But, it did pick up players and adherents, and furthermore it changed the game, bending it into a new shape. Version wars began around that time with nerds on both sides declaring their allegiances and decrying their respective naysayers from the back rooms of game stores or their parents’ basements. THAC0 was gloriously pilloried and burned while others shouted that the new regime was only about milking the last dollars out of the intellectual property like inheritor vultures. Not being in the D&D crowd at the time I observed mostly from the sidelines. There was a brief and torrid affair for me with Ravenloft when the third edition rules for it got farmed out to White Wolf and I sincerely wanted to learn the third edition, but… there was always something wrong with playing D&D. It just wasn’t for me. It’s the same problem I have with the Beatles. Sure, both the Liverpuddlians and D&D established their spheres of influence. However, that doesn’t mean I particularly go crazy over them either. I was one of the White Wolf kids at that point. It was just a giggle to me.
And so third edition trundled on. 3.5 hit shelves while I was working at Borders, making maps integral which was distasteful to me at the time. And for a time their ‘Chainmail’ system grew out, again sparking new arguments and declarations of faith to ‘the one true system.’ I kept playing Vampire, Werewolf and Mage.
And, then something strange happened in 2008. A friend who had only recently come back to the dice side via a friend’s Call of Cthulhu campaign came to us with books from the newest 4th edition of Dungeons and Dragons. He desired to run a game and was fascinated. He’d played briefly in his own youth but never had a nerd group cohesive enough to stand against his concentration on music (in his defense you meet way more girls in a band than around a nerd table) and had lapsed. He really, earnestly wanted to play though, and I wanted to encourage him. So I joined in with more than a little trepidation.
It turned out to actually be really fun. They’d fixed things. THAC0 (long since banished in third edition) did not rear its ugly, malformed head. Magicians had something to do every turn. Levels were gained at the same speed for everyone, making a Warrior, a Thief and a Warlock truly on the same XP incline. It used maps, which up to that point I did not like, but then saw there was method to the madness. The map actually enhanced the game’s crunch, putting it in pretty clear terms how you could use your specific powers to the best of your ability.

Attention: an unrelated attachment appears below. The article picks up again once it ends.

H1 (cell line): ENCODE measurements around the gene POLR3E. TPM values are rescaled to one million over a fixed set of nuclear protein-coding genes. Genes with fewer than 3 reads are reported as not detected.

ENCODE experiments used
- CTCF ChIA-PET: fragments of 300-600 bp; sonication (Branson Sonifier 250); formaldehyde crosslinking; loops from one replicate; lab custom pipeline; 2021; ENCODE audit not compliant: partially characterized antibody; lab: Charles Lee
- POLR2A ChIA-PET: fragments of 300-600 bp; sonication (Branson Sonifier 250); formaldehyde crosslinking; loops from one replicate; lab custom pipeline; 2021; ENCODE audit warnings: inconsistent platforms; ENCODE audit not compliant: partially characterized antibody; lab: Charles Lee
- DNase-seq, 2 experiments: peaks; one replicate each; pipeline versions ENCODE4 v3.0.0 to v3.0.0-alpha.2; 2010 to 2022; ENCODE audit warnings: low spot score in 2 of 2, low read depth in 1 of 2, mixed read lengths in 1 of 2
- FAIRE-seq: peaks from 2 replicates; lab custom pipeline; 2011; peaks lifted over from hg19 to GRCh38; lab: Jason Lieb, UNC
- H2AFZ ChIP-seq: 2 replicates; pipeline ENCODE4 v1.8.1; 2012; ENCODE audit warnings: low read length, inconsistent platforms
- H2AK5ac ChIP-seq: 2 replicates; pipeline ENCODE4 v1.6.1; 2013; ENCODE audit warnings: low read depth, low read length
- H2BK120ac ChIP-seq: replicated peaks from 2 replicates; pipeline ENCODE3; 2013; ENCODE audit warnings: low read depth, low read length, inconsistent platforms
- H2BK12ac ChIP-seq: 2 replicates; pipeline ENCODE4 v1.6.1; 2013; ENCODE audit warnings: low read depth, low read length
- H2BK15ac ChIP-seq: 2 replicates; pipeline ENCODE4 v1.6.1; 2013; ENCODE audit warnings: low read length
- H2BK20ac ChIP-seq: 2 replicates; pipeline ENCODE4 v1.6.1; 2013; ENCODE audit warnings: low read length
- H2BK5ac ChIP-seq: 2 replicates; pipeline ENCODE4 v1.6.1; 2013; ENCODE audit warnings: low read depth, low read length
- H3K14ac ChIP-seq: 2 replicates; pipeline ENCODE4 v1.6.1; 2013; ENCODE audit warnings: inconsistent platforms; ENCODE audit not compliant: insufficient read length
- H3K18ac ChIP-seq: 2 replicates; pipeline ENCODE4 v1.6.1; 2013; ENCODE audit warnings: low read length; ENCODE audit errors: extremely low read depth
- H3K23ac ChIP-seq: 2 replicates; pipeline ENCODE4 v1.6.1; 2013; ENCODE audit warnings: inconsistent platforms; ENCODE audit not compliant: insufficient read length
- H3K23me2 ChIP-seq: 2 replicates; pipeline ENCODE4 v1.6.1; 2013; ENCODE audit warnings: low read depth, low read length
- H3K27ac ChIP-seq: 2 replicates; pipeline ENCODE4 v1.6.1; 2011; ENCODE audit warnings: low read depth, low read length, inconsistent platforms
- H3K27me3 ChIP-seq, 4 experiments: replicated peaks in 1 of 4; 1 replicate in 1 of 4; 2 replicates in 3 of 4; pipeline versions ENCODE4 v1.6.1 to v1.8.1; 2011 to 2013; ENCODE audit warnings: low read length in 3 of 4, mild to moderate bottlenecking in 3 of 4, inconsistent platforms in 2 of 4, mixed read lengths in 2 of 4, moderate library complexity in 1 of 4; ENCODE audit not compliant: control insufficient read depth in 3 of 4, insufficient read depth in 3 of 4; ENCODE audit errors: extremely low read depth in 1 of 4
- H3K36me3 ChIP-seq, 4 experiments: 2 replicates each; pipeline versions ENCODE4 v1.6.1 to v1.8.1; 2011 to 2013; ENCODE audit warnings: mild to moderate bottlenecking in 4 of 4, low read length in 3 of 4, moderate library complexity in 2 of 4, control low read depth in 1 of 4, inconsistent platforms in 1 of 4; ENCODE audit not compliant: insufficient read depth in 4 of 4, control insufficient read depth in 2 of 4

Mechanically, it was amazingly coherent and kept everyone involved. If you were a wizard, you no longer had to hide under the cart after casting a single, unimpressive 1D6 damage magic missile. It was really fun. Fun enough for me to go out, buy the PHB, the DMG and the MM. That’s a hundred dollars worth of books.
We gamed more. We created new characters seemingly every couple of weeks and played Living Forgotten Realms. During this time I created a two-weapon, Genasi Ranger (awesome), a Daeva Swordmage (not as awesome but fun to play) and a Genasi Barbarian (awesome and also dead). Some of us around the table were playing three nights a week on JUST D&D, not including Cthulhu or Rogue Trader nights.
The game is not without its flaws. I am not a fan of the non-combat system which seems to gloss over opportunities for roleplaying. I’m not big on the very limited number of skills. I’m not big on how the guys at WotC would re-release a classic setting then do dick-all with it (Dark Sun, Eberron). But, it satisfied a very specific itch.
And now, hundreds of dollars later (yes – D&D is an expensive ass habit) they’re talking fifth edition.
Now, I’m kind of mad.
I now know how those AD&D folks felt at the beginning of the third edition days. I spent a shitton of cash on this stuff and it will no longer be supported. They’ve moved to a software model – not surprising really as WotC is a Seattle company much like Microsoft. I know I can keep using all my old stuff if I want to. Support for it however will drop off. And my DM has every indication of going to fifth edition when the time comes for it.
They are however taking a tactic I can kind of endorse – going to the D&D community for guidance. This could be both good or bad. It makes me wonder if they will really change things, or forge forward in a vacuum trusting to good old fashioned corporate values (i.e. increasing shareholder value). I would love to see a D&D game divorced from the rigid connotations of class. I would love to see a D&D where you could do something a little less linear (and by this I don’t mean creating a dungeon with multiple forks). I would love to see a system in which gamers could collectively tell stories without having to amass a library of books with dispersed information rather than a centralized core.
Will the fifth edition (or sixth… or seventh? Will I be alive then?) do these things?
Well, let’s find out.
Ossua.com’s blog is now one year old!
In a recent trend of life-hacking I’ve figured out how to microwave a packet (not a cup) of Ramen, which seems like a good thing. I never liked cup of noodle because it was more broth and less actual food. So having a brick of Ramen noodle available via the microwave in the breakroom is a wonderful thing. Mmmm. Pork Ramen.